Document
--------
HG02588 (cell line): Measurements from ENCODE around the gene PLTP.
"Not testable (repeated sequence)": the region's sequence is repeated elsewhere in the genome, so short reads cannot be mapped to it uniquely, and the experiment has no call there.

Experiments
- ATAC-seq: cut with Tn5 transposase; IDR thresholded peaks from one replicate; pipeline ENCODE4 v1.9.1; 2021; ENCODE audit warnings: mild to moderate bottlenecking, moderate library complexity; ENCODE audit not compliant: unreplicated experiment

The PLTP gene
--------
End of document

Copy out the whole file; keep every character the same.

HG02588 (cell line): Measurements from ENCODE around the gene PLTP.
"Not testable (repeated sequence)": the region's sequence is repeated elsewhere in the genome, so short reads cannot be mapped to it uniquely, and the experiment has no call there.

Experiments
- ATAC-seq: cut with Tn5 transposase; IDR thresholded peaks from one replicate; pipeline ENCODE4 v1.9.1; 2021; ENCODE audit warnings: mild to moderate bottlenecking, moderate library complexity; ENCODE audit not compliant: unreplicated experiment

The PLTP gene